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Static Stretching News

October 18, 2010 Written by JP    [Font too small?]

Many of us are familiar with static stretching from our elementary, middle school and high school years. In my own experience, I can vividly recall starting off each physical eduction (P.E.) period engaging in a series of stretches that we’d have to hold in place for about 30 seconds or so. The idea behind this ritual was that the stretching and holding helped to lengthen and warm-up the isolated muscles being targeted. The expected result was an improvement in physical performance and a reduction in the risk of injury. However, a series of recent scientific studies did not bear out these expectations. That’s why my Healthy Monday tip of the week is re-evaluate how you stretch and warm up before your work-out.

I’m fully aware that some of the exercise enthusiasts and experts in the crowed may take issue with today’s analysis and commentary about static stretching. To them, I simply ask that they consider the research presented below. My only objective is to help exercisers everywhere derive the greatest benefit from the effort they put forth.

Static Stretching and Gymnastics – A new Italian trial examined the relative benefits of acute static stretching vs. a typical warm-up on leaping performance in a group of 38 gymnasts. Two measures of leap performance were employed: an optical acquisition system known as OptoJump and the scoring of a panel of gymnastics judges. According to both measures, static stretching was found to negatively impact leaping performance. Perhaps this is why a recent survey of “elite and sub-elite” gymnasts reveals that dynamic flexibility exercises and a slow run, rather than static stretching, are the preferred form of precompetition preparation. (1,2)

Static Stretching and Running – A paper presented in the September 2010 issue of the Journal of Strength & Conditioning Research examined the effects of stretching vs. no stretching in a crossover study involving 18 men. All of the participants took part in a basic warm-up routine consisting of a self-paced run, hurdle drills and sprints followed by static stretching or not. Directly after the respective warm-ups, they were required to perform two 100 meter sprints that were timed at the 20, 40, 60 and 100 meter marks. The results of the experiment revealed that static stretching “significantly slowed” sprint times at the 20 – 40 meter mark. This time was not made up later in the sprint. The authors of the trial concluded that “in strict terms of performance, it seems harmful to include static stretching in the warm-up protocol of collegiate male sprinters in distances up to 100 m(eters)”. (3)

Long distance runners may also want to reconsider static stretching. A current trial conducted at the Department of Nutrition, Food and Exercise at Florida State University, Tallahassee, reports that runners who didn’t stretch performed better in a 60 minute treadmill run. The details are as follows: On non-stretching days, the study volunteers were asked to sit quietly prior to running. During the stretching days these same runners were directed to follow a 16 minute series of static stretches focusing on the lower body muscle groups. The final analysis revealed that “stretching before an endurance event may lower endurance performance and increase the energy cost of running”. (4)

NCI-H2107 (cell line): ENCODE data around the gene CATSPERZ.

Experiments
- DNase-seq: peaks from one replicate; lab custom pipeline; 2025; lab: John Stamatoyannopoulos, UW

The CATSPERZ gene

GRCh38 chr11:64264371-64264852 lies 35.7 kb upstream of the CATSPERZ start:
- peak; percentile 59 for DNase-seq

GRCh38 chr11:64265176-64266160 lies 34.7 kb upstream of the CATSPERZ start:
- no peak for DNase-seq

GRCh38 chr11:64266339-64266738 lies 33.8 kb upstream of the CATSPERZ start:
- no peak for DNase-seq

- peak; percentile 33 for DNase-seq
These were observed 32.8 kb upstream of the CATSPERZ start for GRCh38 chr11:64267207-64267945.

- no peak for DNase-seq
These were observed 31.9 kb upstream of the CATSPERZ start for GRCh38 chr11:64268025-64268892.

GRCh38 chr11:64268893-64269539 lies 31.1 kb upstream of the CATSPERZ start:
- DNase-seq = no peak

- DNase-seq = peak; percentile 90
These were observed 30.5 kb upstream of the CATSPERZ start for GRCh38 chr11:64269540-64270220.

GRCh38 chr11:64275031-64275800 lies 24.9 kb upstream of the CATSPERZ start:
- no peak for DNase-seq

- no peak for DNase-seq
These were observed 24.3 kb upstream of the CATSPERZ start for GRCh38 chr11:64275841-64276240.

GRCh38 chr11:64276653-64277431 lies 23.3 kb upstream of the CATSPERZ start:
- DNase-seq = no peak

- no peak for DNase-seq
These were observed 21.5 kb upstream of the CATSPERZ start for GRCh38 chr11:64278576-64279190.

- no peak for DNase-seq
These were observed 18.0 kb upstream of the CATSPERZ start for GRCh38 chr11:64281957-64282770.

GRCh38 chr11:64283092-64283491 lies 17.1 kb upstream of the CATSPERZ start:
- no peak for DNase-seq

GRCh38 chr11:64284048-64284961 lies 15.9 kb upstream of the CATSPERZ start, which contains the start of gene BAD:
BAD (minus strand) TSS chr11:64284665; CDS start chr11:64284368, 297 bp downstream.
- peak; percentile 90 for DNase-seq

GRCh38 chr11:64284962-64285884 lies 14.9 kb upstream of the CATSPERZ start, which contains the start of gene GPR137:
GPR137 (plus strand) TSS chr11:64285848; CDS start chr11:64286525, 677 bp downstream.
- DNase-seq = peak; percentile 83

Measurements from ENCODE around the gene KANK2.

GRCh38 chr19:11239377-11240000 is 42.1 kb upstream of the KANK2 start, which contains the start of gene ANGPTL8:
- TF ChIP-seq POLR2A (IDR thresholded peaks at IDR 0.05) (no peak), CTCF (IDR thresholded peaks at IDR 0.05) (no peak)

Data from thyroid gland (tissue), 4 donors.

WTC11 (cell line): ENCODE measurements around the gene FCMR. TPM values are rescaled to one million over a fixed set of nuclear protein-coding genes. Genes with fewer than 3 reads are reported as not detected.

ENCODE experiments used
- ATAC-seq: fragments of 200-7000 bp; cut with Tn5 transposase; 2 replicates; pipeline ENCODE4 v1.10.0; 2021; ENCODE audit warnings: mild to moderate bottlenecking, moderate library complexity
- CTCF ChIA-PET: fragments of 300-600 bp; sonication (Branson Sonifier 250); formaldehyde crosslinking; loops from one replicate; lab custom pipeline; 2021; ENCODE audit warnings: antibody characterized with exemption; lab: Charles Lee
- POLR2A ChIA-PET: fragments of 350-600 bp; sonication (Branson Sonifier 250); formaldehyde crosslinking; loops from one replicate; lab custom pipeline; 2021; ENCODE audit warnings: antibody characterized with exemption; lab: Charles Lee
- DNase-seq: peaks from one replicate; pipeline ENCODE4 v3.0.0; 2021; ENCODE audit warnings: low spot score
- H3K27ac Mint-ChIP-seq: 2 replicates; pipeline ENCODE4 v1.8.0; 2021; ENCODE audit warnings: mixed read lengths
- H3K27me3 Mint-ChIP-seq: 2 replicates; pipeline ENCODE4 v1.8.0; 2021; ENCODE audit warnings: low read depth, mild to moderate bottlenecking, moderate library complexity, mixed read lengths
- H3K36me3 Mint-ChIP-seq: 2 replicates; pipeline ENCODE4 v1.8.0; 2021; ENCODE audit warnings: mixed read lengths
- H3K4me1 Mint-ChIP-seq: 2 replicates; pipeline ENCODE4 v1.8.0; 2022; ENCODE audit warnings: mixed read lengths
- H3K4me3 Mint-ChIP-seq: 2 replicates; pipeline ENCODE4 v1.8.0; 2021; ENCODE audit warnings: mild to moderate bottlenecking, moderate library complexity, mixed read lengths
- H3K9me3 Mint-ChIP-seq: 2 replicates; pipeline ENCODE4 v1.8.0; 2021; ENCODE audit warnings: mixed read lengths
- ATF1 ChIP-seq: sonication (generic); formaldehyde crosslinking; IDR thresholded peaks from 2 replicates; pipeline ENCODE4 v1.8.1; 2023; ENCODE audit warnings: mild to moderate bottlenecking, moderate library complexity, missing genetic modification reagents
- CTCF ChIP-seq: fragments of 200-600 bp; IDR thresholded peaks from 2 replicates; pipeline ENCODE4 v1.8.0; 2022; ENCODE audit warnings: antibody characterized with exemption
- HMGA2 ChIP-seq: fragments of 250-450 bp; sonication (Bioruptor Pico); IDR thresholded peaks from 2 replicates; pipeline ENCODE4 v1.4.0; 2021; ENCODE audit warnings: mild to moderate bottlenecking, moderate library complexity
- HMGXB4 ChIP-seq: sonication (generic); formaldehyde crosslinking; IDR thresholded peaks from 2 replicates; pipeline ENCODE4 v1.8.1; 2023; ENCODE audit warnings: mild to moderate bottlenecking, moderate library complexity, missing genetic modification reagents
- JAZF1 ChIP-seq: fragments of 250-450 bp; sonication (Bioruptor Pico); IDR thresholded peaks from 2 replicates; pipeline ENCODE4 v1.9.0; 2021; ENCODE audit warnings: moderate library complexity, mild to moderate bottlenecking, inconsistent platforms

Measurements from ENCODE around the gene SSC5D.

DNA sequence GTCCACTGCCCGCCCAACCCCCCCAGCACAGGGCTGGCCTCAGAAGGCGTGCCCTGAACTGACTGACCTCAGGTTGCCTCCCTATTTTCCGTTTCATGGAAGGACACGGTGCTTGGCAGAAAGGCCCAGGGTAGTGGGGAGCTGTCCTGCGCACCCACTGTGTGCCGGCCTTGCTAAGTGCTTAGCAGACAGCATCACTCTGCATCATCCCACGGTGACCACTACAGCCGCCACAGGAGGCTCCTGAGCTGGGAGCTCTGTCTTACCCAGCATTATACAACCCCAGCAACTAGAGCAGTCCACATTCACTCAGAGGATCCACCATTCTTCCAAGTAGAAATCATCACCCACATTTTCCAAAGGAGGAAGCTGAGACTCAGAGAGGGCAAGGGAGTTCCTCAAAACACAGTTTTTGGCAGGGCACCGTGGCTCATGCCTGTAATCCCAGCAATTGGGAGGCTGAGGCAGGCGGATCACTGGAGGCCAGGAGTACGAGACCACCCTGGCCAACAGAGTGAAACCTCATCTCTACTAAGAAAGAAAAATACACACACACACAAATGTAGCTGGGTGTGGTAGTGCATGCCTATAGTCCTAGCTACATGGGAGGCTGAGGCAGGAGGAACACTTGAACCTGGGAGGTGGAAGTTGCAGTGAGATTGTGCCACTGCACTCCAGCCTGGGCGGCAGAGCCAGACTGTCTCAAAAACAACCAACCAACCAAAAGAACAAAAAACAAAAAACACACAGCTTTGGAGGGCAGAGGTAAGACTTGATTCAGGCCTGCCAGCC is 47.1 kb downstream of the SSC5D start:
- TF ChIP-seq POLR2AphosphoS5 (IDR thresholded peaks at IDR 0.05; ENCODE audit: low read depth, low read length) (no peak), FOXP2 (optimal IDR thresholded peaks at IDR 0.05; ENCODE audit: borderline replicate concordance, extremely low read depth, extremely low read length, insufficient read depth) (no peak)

Static Stretching and Soccer – Three recent trials question the utility of static stretching in soccer players. The first compared two different styles of stretching (dynamic vs. static) in relation to agility enhancement. In this instance, static stretching was not associated with a detrimental effect on agility performance if it was combined with a dynamic warm-up. On the other hand, dynamic stretching during the warm-up was deemed most effective as preparation for agility performance. The second investigation recorded differences in “repeated-sprint ability” (RSA) in soccer players who practiced static stretching as part of warm-up routines prior to timed sprints. The outcome indicates that “performing static stretching for 3 consecutive days” did not positively impact RSA. The final study, which investigated “specific motor skills related to soccer performance”, determined that both dynamic stretching and warm-up only practices were superior to static stretching. The researchers conducting the trial theorized that an increase in heart rate may be responsible for the noted superiority of these alternative pre-exercise techniques. (5,6,7)

Static Stretching May Impede Running Performance
Source: J Strength Cond Res 24(9): 2274-2279, 2010 (link)

The obvious question that comes to mind is this: What form of warm-up should be used instead of static stretching? The answer is – dynamic stretching motions. This is a form of stretching that emphasizes movements that span the typical range of motion used during the exercises that are to follow. In addition, a recent trial employing a faster paced form of dynamic stretching found even better results when compared to slow dynamic stretching. Two other viable options include basic warm-up exercises such as running in place and short duration massage (10 – 30 seconds) of the muscles in question. (8,9,10)